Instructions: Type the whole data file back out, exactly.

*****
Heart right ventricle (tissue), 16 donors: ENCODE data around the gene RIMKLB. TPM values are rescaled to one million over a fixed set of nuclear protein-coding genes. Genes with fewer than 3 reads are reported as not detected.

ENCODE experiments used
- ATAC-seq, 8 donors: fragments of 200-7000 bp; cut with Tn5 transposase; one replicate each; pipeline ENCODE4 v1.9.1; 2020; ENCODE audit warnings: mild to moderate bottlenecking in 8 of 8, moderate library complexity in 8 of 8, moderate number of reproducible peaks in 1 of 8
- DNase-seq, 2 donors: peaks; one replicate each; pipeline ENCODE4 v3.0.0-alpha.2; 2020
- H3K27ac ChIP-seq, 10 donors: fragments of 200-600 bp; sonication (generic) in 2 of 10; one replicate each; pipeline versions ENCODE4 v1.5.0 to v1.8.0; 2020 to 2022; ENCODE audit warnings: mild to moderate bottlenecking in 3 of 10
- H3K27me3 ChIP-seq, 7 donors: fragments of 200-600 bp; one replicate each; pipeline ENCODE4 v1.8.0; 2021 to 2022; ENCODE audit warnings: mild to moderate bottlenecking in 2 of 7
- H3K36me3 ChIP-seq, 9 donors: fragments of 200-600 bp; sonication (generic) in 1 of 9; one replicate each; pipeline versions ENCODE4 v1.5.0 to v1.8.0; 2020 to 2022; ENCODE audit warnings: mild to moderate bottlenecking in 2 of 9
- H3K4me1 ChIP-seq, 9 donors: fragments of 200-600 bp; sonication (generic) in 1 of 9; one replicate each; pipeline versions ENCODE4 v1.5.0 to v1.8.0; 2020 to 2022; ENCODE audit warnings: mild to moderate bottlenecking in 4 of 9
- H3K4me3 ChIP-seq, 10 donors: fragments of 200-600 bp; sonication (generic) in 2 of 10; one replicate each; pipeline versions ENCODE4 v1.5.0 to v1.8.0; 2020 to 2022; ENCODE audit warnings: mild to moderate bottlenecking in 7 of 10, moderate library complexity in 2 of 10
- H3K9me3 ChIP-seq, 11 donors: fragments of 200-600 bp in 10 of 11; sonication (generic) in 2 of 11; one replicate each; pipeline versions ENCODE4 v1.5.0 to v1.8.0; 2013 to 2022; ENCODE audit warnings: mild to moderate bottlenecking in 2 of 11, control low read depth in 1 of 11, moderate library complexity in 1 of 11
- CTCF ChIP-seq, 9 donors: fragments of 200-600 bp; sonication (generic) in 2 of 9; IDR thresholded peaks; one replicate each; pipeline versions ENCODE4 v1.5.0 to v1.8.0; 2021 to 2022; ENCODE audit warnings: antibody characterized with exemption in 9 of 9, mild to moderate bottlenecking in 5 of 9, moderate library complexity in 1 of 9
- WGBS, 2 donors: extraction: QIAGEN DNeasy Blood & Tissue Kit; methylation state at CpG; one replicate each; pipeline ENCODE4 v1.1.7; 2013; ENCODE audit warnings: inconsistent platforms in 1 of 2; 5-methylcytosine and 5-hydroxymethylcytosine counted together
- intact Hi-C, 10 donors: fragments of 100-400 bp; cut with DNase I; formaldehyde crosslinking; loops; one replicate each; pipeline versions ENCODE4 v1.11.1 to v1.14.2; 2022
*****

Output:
Heart right ventricle (tissue), 16 donors: ENCODE data around the gene RIMKLB. TPM values are rescaled to one million over a fixed set of nuclear protein-coding genes. Genes with fewer than 3 reads are reported as not detected.

ENCODE experiments used
- ATAC-seq, 8 donors: fragments of 200-7000 bp; cut with Tn5 transposase; one replicate each; pipeline ENCODE4 v1.9.1; 2020; ENCODE audit warnings: mild to moderate bottlenecking in 8 of 8, moderate library complexity in 8 of 8, moderate number of reproducible peaks in 1 of 8
- DNase-seq, 2 donors: peaks; one replicate each; pipeline ENCODE4 v3.0.0-alpha.2; 2020
- H3K27ac ChIP-seq, 10 donors: fragments of 200-600 bp; sonication (generic) in 2 of 10; one replicate each; pipeline versions ENCODE4 v1.5.0 to v1.8.0; 2020 to 2022; ENCODE audit warnings: mild to moderate bottlenecking in 3 of 10
- H3K27me3 ChIP-seq, 7 donors: fragments of 200-600 bp; one replicate each; pipeline ENCODE4 v1.8.0; 2021 to 2022; ENCODE audit warnings: mild to moderate bottlenecking in 2 of 7
- H3K36me3 ChIP-seq, 9 donors: fragments of 200-600 bp; sonication (generic) in 1 of 9; one replicate each; pipeline versions ENCODE4 v1.5.0 to v1.8.0; 2020 to 2022; ENCODE audit warnings: mild to moderate bottlenecking in 2 of 9
- H3K4me1 ChIP-seq, 9 donors: fragments of 200-600 bp; sonication (generic) in 1 of 9; one replicate each; pipeline versions ENCODE4 v1.5.0 to v1.8.0; 2020 to 2022; ENCODE audit warnings: mild to moderate bottlenecking in 4 of 9
- H3K4me3 ChIP-seq, 10 donors: fragments of 200-600 bp; sonication (generic) in 2 of 10; one replicate each; pipeline versions ENCODE4 v1.5.0 to v1.8.0; 2020 to 2022; ENCODE audit warnings: mild to moderate bottlenecking in 7 of 10, moderate library complexity in 2 of 10
- H3K9me3 ChIP-seq, 11 donors: fragments of 200-600 bp in 10 of 11; sonication (generic) in 2 of 11; one replicate each; pipeline versions ENCODE4 v1.5.0 to v1.8.0; 2013 to 2022; ENCODE audit warnings: mild to moderate bottlenecking in 2 of 11, control low read depth in 1 of 11, moderate library complexity in 1 of 11
- CTCF ChIP-seq, 9 donors: fragments of 200-600 bp; sonication (generic) in 2 of 9; IDR thresholded peaks; one replicate each; pipeline versions ENCODE4 v1.5.0 to v1.8.0; 2021 to 2022; ENCODE audit warnings: antibody characterized with exemption in 9 of 9, mild to moderate bottlenecking in 5 of 9, moderate library complexity in 1 of 9
- WGBS, 2 donors: extraction: QIAGEN DNeasy Blood & Tissue Kit; methylation state at CpG; one replicate each; pipeline ENCODE4 v1.1.7; 2013; ENCODE audit warnings: inconsistent platforms in 1 of 2; 5-methylcytosine and 5-hydroxymethylcytosine counted together
- intact Hi-C, 10 donors: fragments of 100-400 bp; cut with DNase I; formaldehyde crosslinking; loops; one replicate each; pipeline versions ENCODE4 v1.11.1 to v1.14.2; 2022